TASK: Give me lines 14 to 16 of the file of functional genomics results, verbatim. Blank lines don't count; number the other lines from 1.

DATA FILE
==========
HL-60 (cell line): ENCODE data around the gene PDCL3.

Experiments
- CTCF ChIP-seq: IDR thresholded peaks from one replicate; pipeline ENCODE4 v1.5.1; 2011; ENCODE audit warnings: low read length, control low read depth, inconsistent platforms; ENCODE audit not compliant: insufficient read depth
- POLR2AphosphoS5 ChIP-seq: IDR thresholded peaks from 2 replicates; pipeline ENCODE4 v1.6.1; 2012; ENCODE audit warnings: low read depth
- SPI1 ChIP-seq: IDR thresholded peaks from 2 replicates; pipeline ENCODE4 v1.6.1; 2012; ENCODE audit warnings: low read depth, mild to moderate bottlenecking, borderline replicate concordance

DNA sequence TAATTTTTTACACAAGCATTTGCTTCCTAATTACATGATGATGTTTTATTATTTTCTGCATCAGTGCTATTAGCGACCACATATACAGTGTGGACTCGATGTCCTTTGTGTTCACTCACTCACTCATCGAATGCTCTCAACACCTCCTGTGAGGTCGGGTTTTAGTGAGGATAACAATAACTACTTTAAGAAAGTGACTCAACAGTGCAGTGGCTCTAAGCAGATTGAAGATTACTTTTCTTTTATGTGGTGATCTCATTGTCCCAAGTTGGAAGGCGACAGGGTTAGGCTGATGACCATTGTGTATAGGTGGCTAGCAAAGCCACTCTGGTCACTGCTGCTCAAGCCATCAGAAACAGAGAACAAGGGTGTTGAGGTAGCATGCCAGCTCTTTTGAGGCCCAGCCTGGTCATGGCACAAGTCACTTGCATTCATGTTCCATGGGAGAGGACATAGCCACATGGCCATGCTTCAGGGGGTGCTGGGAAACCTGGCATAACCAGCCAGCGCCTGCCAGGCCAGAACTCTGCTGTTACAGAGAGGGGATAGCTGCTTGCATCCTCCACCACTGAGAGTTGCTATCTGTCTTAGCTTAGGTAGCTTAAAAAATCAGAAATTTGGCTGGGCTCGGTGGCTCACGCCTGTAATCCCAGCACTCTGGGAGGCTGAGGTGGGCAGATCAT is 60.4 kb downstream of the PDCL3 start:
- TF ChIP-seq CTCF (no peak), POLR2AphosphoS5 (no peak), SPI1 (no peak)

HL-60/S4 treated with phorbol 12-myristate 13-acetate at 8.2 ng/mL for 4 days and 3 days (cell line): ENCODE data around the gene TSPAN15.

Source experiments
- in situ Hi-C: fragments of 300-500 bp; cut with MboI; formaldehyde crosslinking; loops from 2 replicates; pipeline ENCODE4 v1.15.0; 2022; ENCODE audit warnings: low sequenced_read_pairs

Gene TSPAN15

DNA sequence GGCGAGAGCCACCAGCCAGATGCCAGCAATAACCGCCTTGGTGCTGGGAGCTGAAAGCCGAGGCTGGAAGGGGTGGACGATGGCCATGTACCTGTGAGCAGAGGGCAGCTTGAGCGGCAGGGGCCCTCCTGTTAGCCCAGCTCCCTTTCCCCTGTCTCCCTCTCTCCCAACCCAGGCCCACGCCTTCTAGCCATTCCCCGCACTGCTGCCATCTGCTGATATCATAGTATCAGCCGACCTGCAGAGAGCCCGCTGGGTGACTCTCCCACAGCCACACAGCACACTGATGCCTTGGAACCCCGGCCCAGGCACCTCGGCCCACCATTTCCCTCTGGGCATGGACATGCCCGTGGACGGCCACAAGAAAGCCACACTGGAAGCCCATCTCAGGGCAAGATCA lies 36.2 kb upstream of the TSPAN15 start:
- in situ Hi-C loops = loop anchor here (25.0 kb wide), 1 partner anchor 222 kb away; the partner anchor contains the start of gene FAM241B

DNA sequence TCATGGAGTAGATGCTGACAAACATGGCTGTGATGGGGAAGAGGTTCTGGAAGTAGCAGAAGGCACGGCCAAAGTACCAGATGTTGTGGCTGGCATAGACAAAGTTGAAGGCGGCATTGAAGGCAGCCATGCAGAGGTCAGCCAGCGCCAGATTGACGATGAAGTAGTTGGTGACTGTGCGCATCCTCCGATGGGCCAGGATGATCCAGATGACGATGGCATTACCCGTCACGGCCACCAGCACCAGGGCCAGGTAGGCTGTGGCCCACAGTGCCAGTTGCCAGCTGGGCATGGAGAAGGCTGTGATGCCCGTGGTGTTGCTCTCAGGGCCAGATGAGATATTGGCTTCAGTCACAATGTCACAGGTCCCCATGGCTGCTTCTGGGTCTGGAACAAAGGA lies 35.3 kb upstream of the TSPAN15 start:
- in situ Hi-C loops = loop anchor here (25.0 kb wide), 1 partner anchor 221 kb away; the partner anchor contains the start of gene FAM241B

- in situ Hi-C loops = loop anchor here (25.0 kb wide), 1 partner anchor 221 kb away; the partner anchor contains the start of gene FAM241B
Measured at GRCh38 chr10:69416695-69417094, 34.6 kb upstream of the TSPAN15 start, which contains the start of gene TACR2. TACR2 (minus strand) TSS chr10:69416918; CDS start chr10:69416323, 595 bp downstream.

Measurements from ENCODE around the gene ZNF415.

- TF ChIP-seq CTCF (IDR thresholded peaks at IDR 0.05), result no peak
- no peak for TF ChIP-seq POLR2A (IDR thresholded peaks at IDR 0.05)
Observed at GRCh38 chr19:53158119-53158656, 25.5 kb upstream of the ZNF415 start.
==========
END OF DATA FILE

DNA sequence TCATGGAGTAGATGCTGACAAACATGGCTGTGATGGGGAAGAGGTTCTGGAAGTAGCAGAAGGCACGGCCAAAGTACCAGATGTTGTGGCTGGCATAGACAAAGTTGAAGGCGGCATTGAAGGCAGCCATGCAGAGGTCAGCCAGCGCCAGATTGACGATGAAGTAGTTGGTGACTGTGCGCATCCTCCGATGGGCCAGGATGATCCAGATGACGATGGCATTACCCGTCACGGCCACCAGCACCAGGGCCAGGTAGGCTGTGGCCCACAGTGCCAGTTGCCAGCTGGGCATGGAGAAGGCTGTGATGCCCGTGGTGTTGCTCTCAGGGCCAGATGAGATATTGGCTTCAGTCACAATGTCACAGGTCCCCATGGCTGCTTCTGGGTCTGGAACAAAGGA lies 35.3 kb upstream of the TSPAN15 start:
- in situ Hi-C loops = loop anchor here (25.0 kb wide), 1 partner anchor 221 kb away; the partner anchor contains the start of gene FAM241B

- in situ Hi-C loops = loop anchor here (25.0 kb wide), 1 partner anchor 221 kb away; the partner anchor contains the start of gene FAM241B